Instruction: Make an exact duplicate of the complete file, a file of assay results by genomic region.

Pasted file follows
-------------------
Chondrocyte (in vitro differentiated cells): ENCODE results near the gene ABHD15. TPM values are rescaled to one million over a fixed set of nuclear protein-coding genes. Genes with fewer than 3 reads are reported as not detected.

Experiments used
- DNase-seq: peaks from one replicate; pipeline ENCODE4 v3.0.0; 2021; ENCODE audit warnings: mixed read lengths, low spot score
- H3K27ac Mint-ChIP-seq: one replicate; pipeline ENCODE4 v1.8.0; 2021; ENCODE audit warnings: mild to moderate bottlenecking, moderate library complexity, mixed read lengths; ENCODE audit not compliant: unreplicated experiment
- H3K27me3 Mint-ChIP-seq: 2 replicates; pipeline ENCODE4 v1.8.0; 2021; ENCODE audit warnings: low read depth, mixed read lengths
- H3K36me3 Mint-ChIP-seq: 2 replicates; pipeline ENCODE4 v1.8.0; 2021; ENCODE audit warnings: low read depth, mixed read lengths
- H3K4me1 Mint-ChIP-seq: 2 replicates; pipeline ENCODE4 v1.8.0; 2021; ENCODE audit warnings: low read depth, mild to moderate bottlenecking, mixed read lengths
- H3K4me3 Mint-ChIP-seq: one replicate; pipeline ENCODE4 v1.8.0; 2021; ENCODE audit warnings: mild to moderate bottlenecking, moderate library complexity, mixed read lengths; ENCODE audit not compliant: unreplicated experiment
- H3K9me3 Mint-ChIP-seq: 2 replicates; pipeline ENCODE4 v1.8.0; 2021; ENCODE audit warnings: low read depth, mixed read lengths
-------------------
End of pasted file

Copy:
Chondrocyte (in vitro differentiated cells): ENCODE results near the gene ABHD15. TPM values are rescaled to one million over a fixed set of nuclear protein-coding genes. Genes with fewer than 3 reads are reported as not detected.

Experiments used
- DNase-seq: peaks from one replicate; pipeline ENCODE4 v3.0.0; 2021; ENCODE audit warnings: mixed read lengths, low spot score
- H3K27ac Mint-ChIP-seq: one replicate; pipeline ENCODE4 v1.8.0; 2021; ENCODE audit warnings: mild to moderate bottlenecking, moderate library complexity, mixed read lengths; ENCODE audit not compliant: unreplicated experiment
- H3K27me3 Mint-ChIP-seq: 2 replicates; pipeline ENCODE4 v1.8.0; 2021; ENCODE audit warnings: low read depth, mixed read lengths
- H3K36me3 Mint-ChIP-seq: 2 replicates; pipeline ENCODE4 v1.8.0; 2021; ENCODE audit warnings: low read depth, mixed read lengths
- H3K4me1 Mint-ChIP-seq: 2 replicates; pipeline ENCODE4 v1.8.0; 2021; ENCODE audit warnings: low read depth, mild to moderate bottlenecking, mixed read lengths
- H3K4me3 Mint-ChIP-seq: one replicate; pipeline ENCODE4 v1.8.0; 2021; ENCODE audit warnings: mild to moderate bottlenecking, moderate library complexity, mixed read lengths; ENCODE audit not compliant: unreplicated experiment
- H3K9me3 Mint-ChIP-seq: 2 replicates; pipeline ENCODE4 v1.8.0; 2021; ENCODE audit warnings: low read depth, mixed read lengths